Name on AST and DPS Certificate Spelt Incorrectly?

Name on AST and DPS Certificate Spelt Incorrectly?

11:45 AM, 7th June 2022, About 4 months ago 14

Text Size

I have a tenant who is subletting his room and is refusing to quit his tenancy and return keys. He pays his rent on time and in full every month. Its a single room with shared kitchen and bathroom facilities.

We have tried since 2020 to work with him on this and get him to either leave or move back into the room. He keeps making promises of leaving and then doesn’t and refuses entry. The person who he is subletting to is an extreme hoarder and you can barely open the room door. She has also taken over most of the storage in the communal areas.

Its clear now that the only way forward is to evict.

I took over this case in March 2022.

We issued a section 21 notice which has now expired, he hasn’t left, so we will be going to court.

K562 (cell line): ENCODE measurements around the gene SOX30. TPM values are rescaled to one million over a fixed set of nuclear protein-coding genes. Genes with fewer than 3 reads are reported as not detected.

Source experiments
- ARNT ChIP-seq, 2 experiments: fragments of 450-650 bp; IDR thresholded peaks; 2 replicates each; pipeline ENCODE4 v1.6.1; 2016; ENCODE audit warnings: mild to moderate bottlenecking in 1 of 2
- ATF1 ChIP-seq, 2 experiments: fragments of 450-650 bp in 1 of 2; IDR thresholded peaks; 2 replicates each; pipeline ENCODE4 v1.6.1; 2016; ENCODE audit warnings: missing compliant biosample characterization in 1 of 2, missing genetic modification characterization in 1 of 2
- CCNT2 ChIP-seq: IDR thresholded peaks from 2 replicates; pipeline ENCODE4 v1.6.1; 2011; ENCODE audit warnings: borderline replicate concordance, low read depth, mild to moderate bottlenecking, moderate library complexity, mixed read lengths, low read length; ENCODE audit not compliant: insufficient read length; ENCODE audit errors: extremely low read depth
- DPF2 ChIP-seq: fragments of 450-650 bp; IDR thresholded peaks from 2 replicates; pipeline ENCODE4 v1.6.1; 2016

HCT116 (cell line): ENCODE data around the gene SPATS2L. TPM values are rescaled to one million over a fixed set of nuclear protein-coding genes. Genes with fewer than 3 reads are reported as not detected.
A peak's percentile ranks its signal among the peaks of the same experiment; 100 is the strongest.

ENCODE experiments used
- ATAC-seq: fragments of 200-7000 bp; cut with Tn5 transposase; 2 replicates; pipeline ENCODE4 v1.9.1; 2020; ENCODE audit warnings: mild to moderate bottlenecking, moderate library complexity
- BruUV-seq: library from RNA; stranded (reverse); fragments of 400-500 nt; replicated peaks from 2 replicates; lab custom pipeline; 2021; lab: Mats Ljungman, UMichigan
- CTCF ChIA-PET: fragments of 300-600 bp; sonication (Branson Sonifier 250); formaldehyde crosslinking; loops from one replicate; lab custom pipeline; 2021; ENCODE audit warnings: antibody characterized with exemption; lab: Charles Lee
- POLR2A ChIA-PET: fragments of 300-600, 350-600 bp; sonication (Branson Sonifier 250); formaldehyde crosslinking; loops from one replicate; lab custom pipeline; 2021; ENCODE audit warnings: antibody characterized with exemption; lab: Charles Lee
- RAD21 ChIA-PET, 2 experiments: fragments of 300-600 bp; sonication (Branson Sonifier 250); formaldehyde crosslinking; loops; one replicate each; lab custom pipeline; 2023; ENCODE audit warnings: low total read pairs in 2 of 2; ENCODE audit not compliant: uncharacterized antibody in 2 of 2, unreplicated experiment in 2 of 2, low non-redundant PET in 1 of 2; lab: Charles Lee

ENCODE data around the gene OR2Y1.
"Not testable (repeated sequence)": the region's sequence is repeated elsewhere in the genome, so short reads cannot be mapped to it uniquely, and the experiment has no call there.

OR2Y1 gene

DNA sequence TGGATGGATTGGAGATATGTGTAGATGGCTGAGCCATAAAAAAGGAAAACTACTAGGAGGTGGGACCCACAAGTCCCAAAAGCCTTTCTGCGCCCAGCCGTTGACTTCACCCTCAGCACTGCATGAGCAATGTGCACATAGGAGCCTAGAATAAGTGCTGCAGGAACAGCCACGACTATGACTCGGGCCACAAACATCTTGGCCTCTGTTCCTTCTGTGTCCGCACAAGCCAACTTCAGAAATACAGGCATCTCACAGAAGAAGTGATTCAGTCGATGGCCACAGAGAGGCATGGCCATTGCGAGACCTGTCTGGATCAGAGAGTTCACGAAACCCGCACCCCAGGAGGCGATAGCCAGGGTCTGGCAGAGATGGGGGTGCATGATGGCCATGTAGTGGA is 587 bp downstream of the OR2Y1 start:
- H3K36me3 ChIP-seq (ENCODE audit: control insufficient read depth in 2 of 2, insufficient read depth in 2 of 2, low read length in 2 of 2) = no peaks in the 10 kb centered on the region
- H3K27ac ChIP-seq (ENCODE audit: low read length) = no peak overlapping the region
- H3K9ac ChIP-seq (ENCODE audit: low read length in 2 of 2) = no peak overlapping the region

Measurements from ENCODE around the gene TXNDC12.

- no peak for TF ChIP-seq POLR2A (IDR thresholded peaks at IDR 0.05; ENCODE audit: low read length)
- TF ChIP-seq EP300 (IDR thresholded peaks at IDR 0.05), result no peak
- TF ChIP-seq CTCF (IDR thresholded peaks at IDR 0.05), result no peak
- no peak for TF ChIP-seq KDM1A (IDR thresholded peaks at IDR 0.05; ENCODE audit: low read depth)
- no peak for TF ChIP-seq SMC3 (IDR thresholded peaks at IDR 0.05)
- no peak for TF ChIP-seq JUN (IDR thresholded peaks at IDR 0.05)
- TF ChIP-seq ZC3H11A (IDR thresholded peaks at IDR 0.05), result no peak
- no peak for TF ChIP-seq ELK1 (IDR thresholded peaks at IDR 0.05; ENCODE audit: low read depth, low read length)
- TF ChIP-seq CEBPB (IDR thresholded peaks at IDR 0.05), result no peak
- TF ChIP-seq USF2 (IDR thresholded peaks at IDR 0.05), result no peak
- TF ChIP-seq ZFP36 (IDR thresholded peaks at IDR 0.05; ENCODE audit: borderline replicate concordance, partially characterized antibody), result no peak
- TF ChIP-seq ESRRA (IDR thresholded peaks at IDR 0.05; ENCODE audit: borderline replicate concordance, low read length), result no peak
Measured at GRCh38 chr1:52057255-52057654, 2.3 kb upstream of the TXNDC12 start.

I am about to do the court application (N5B form) and have realized that the tenant’s name on the Assured Shorthold Tenancy Agreement has been misspelt by a colleague who is no longer at the company. The tenancy start date which was typed onto the tenancy agreement has also been crossed out in pen and a new date of a month later has been added, it has not been initialled by either party. The new date written in pen is the correct date and the date rent has since been charged from which we can prove.

The tenancy agreement has been signed by the tenant and the previous colleague.

In addition, his name on the Deposit Certificate has also been spelt incorrectly(set up by the same colleague).

I suspect the colleague who completed the tenancy had dyslexia as most of their letters were littered with spelling and grammar mistakes.

We do not have any photo ID for the tenant (Tenancy was set up in 2013, a time when the company did not request this at the start of the tenancy)

Aside from the spelling mistakes, the Section 21 Form 6a has been served correctly, with the correct name spelling (When I say correct, the spelling matches the name of which he signs off all his emails and the name of the bank details he gave us).